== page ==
Problem 1: I am not able to browse the Network Neighborhood. I cannot see any computer icon at all. I have used the Network TroublerShooter but yielded no positive result. Although the local area network does not seem to work, the internet is functioning. I can still read email and open webpages, but it takes a long time for my browser to open any webpage.
Problem 2: I open Network Neighborhood. But I can see only a few computers rather than all computers in my domain.
Solution for Problem 1: Open Run from Start. Type an Universal Naming Convention (UNC) in the Open field and press Enter. A UNC consists of two back slashes and a computer name (also known as host name or NetBIOS name) such as \\dell4100. A path includes a directory and a subdirectory can be added after the computer name e.g. \\dell4100\alex_folder\alex_subfolder.
If the computer is not found, check the WINS server configuration in the TCP/IP properties under Network control panel. WINS servers are for mapping IP addresses and computer names (NetBIOS names) and they determine what show up in the Network Neighborhood. If you don't have WINS server entries, consult your network administrator. If you already have WINS server entries, swap the primary and secondary WINS servers and restart the computer.
If the computer can be found by using a UNC, then your network setup should be fine. In this case, the absence of computer icons in the Network Neighborhood may be caused by conflicting default network protocols. If you have multiple protocols such as IPX/SPX, NetBEUI, and TCP/IP, open each of them from the Network control panel. In each protocol property there is an Advanced tab. From there you can see whether this protocol is set as default or not. I recommend keeping TCP/IP as the default. This procedure should enable you to browse the Network Neighborhood.
In addition, setting TCP/IP as your default protocol will speed up your web surfing. If you do not need access to Novell networks, delete IPX/SPX and leave TCP/IP as the only network protocol.
Solution for Problem 2: If you can see some but not all computers in your network, there are three possible reasons:
- The browser hasn't updated the Neighborhood: Windows network uses the browser service to detect the existence of other Windows-based computers on the network. Each network has at least one Master Browser, usually the Windows NT server. After a computer is turned on, it may take up to 15 minutes for the Master Browser to recognize it. In the morning when your coworkers just turn on their computers, it is normal that you may not see all computers on the network right away.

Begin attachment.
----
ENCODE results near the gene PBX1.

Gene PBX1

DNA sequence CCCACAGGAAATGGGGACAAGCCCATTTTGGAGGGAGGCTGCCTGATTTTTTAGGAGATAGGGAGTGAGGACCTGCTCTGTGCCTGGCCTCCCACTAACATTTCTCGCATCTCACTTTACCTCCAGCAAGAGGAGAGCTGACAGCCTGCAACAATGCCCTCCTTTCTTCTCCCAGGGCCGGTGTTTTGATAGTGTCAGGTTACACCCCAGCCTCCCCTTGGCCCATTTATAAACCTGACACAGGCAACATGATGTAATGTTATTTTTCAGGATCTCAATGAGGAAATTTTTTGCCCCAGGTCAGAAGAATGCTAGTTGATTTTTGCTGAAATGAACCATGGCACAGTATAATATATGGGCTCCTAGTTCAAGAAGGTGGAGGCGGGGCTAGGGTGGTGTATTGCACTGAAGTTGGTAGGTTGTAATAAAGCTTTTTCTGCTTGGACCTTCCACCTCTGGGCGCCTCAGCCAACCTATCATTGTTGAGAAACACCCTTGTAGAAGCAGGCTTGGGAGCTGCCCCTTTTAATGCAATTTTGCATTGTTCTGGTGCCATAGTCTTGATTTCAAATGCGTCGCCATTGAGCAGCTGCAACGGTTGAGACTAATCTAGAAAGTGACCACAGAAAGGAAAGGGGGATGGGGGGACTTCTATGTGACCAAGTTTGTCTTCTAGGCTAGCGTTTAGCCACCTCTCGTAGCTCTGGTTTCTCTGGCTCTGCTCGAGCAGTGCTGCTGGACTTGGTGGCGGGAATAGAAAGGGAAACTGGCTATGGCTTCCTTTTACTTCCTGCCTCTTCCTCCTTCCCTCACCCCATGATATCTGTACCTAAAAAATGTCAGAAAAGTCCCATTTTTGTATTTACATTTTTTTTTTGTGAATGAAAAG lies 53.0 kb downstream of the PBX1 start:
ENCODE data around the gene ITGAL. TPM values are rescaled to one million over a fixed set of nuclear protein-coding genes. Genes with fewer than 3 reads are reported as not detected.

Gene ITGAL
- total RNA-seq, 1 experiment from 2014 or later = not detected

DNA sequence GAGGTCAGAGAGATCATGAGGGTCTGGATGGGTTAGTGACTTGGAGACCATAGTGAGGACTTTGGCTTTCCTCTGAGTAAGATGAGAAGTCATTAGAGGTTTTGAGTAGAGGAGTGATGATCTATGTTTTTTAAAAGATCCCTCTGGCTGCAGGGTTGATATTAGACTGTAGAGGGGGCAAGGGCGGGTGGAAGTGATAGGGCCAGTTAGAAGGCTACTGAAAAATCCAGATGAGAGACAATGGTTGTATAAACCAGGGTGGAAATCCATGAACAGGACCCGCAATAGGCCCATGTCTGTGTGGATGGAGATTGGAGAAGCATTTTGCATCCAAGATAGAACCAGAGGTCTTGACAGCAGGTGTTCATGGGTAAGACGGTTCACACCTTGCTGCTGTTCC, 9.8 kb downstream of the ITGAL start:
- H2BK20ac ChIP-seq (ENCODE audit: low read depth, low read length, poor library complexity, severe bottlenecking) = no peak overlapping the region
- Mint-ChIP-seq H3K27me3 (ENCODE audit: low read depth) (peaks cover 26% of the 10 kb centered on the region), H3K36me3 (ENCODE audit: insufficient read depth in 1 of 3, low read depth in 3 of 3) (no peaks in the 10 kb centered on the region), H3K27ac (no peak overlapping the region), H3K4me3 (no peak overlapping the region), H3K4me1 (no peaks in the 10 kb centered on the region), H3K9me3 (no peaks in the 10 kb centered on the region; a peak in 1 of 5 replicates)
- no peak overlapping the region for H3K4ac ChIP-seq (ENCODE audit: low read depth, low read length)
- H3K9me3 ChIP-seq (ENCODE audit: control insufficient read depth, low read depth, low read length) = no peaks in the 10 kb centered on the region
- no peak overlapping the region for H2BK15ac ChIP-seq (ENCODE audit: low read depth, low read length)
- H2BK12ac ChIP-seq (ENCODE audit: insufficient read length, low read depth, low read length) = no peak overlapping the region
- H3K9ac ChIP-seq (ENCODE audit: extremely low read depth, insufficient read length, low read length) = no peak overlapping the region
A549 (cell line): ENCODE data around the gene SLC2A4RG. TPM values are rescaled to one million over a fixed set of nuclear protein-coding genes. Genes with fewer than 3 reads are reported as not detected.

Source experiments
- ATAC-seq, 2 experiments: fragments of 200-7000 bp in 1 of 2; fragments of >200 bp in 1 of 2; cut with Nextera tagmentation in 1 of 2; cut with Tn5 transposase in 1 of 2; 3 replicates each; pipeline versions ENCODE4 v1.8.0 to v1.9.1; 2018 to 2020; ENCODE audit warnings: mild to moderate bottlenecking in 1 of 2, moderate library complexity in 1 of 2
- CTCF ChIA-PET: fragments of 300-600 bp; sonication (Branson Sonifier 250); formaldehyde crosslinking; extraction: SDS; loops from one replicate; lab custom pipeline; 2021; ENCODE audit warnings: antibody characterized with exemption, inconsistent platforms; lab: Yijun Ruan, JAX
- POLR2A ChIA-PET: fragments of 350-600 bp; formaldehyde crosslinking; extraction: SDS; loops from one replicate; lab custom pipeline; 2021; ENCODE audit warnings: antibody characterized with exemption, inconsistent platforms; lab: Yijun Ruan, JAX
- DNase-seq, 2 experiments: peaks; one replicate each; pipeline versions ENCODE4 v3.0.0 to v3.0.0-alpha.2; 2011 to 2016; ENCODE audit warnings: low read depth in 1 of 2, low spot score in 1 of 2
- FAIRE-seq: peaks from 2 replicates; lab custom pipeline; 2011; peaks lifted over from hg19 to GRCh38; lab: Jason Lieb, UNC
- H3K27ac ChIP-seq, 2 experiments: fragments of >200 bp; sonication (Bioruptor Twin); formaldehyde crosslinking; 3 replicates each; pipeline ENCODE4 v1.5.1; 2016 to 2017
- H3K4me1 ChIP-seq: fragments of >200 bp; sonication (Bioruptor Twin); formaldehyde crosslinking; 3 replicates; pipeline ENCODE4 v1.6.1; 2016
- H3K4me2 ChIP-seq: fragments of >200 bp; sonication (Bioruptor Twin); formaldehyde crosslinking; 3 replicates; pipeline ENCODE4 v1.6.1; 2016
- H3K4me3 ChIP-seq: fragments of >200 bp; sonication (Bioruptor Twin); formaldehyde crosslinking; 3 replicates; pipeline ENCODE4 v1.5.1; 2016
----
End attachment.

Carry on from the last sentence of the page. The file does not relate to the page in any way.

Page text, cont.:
- Your coworkers' PC are not shared: If the file sharing of someone's computer is not enabled, the machine will not show up on the Network Neighborhood. You can turn on File and Printer Sharing at the Network control panel. If it is enabled, not only the PC can be accessed by other domain users through the Net Neighborhood, but also the PC automatically becomes a Backup Browser. In addition, when the printer sharing is on, your printer can be shared as a network printer even if it is locally attached to your PC with a parellel cable.
- You belong to both a workgroup and a domain: A workgroup is a peer-to-peer network whereas a domain is a server-centric network. If your computer is a member of both a workgroup and a domain, you will see computers of the workgroup in the Network Neighborhood, but not those of the domain. To check whether you join a workgroup, open the Network control panel and select the Identification tab:
To check which domain you logon, select the Configuration tab on the Network control panel. Click open the properties of Client for Microsoft Network.
In order to see all computers, join the right domain and drop the workgroup.
- You didn't select user-level access control: If you see netware networks but not NT networks, probably you didn't enable the user-level access control. To solve this problem, open Network control panel, select the tab Access Control, then select user-level access control and enter the name of your primary NT domain.
Table of Contents